When actually racing in a game, a big part of how you try and place is how many Jump Pads you can drive over as well as how you use the weapons that are given when running over Weapon Pads. Jump Pads are vital to winning a race, as they can increase your speed with a burst of energy and propel you forward, helping you inch (or centimeter if you want me to stay consistent) forward closer to your opponents. Weapon Pads also help a tremendous amount, because if you use your weapon with precision you can gain the upper hand over your opponents and slow them down. However, as the amount of speed increases in each of the leagues, hitting a wall or getting clobbered by one of your opponent’s weaponry can take a healthy chunk out of your ship’s health. Instead of using weapons only as a weapon, you can absorb them to charge up your ship’s shields, and avoid being disqualified by blowing up. This brings the possibility of having to make a quick decision about what you should use your weapon for most likely; whether or not it’s more worth it to possibly get in front of your opponent or to use the weapon to charge up your shields. The actual arsenal of weapons includes Auto Pilot, Shield, Turbo, Mines, Bomb, Rockets, Missile, Disruption Bolt, Plasma, and Quake. Auto Pilot, like its name suggests, allows the computer to take over your racer for a few seconds. Shield is a temporary energy field that takes place around your ship for a few seconds, making it impervious to damage. Turbo is a very valuable item because it can boost your racer to very high speeds for a few seconds. Mines and Bombs are backwards weaponry that stays on the race track to hopefully be hit by an opponent that is close on your tail or something of that sort. It can be annoying sometimes because you might hit a Mine or Bomb you left behind on the last go around. Rockets, Missile, Disruption Bolt, and Plasma are all forward shooting weapons that help in slowing down or disabling an opponent. Quake is a very powerful weapon, as it sends a shockwave through the track and slows down all the racers in front of the one that used it. The variety of weaponry included in the game is enough to keep the game interesting, but not too much to make any of them seem really unneeded or give the feeling that it is the main focus of the game. Sometimes when you launch into the air, you can have time to do a barrel roll, and while taking a risk of getting damaged if it isn’t executed by the time you land, it gives a boost of speed after you land.

There are a bunch of random things to mention about the game as well, some good and some not so good. Each league has its own time records because of the difference in speeds that are allowed in each class, so it gives a slight incentive to go and race in different leagues to try and get the best time possible. In Time Trial mode, you can save “ghosts” of yourself for you to race against at a later time. However, each race will take up its own save slot for a ghost, making it almost a requirement to have a larger memory stick handy to utilize the ghost feature to its full capabilities. During tournaments, there is always one or two racers that will always place in first or second, making it hard for you to win tournaments, many of these coming down to the wire and barely passing up your opponent for the win or having them pass you up at the last second for a lower placing. This obviously gets very frustrating when they pass you by less than .001 of a second. Also, sometimes you will have enough speed to fly completely off the track. Instead of flying into a blank void when taking your amusing detour, you can see more of the city or area that you are racing in, making it seem more like you’re actually racing through something rather than a floating road in the middle of nowhere. An autosave function is present in the game as well, which constantly saves your progress after each race, saving quite a bit of time from having to do it manually, and since it only takes a couple seconds immediately after a race, it doesn’t get in the way at all. Load times are also not horrible, only taking around fifteen seconds to load for each new race you’re about to undertake.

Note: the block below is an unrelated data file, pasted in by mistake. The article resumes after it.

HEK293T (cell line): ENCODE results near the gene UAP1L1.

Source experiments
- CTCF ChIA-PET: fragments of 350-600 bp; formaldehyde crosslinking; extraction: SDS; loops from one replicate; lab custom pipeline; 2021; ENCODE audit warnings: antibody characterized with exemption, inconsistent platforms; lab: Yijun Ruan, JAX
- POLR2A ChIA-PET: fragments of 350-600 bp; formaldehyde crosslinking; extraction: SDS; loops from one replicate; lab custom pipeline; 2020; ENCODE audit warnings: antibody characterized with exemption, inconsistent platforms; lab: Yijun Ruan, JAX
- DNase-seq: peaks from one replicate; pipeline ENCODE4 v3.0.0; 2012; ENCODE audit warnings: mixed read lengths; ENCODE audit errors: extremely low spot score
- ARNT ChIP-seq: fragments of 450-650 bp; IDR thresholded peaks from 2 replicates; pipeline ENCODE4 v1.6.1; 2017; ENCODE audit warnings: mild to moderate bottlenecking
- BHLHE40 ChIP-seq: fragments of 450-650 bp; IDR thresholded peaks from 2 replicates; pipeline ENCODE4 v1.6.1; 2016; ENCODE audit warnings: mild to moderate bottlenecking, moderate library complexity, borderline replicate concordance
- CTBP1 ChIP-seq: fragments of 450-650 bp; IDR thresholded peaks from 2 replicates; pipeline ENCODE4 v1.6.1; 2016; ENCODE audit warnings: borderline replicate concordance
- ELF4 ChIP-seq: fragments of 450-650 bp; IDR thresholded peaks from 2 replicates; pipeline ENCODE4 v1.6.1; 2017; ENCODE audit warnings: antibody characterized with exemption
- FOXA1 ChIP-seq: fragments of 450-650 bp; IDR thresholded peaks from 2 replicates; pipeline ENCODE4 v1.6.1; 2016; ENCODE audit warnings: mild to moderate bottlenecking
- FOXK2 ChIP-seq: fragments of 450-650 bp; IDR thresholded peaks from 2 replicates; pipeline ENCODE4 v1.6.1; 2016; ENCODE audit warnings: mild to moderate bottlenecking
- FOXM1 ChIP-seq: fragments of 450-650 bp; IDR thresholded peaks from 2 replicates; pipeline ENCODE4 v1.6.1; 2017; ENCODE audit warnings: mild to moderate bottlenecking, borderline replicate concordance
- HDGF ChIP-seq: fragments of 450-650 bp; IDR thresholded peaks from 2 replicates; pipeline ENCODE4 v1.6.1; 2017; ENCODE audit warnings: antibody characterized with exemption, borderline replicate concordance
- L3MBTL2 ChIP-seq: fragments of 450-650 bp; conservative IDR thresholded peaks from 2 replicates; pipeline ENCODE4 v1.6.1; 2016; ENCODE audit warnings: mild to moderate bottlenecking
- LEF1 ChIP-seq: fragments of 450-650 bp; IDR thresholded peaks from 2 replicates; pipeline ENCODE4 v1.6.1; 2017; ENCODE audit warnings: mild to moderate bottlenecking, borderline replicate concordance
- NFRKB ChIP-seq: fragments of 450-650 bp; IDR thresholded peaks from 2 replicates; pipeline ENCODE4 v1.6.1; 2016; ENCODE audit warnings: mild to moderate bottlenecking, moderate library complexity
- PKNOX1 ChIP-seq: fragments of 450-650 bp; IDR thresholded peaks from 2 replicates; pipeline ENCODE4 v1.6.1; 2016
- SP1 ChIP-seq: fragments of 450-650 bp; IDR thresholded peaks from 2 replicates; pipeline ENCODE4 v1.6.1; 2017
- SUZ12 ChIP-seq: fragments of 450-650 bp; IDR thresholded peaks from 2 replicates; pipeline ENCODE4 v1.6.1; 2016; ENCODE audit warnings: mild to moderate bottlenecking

The sound quality in the game is excellent. All the weapons sound futuristic, just like they should. But the best part of the sound in Wipeout Pure is obviously the music. The music takes an electronic-oriented approach, with a quite impressive selection to choose from. You’re also allowed to customize your music preferences, whether or not you want to listen to it down to which songs you don’t want to play, though it is hard to get sick of them if you like the kind of music included in the game. Most of the time, however, you won’t notice the music because you’ll be so concentrated on the racing at hand. Downloadable content is available if you have a wireless connection point. At the time of the writing, there are Gamma Pack 1, 2, and 3 are available for download. Supposedly there are five to be released altogether, and they add various items to enhance the game from its retail version, most notably included new tracks to race on. The files are kind of big, though, depending on what is in them. Again, you’ll most likely have to have a big memory stick on hand to have enough space for all of your game saves, and the downloadable content that will eventually be released in Gamma Packs 4 and 5.

Wipeout Pure is a solid arcade racer that can be taken just about anywhere on a PSP, making it a very valuable game in its launch lineup, as well as part of its increasingly expanding game library. With its fun game play and beautiful presentation, Wipeout Pure is definitely a game that shouldn’t be passed up when being considered for purchase with a new PSP or even down the line.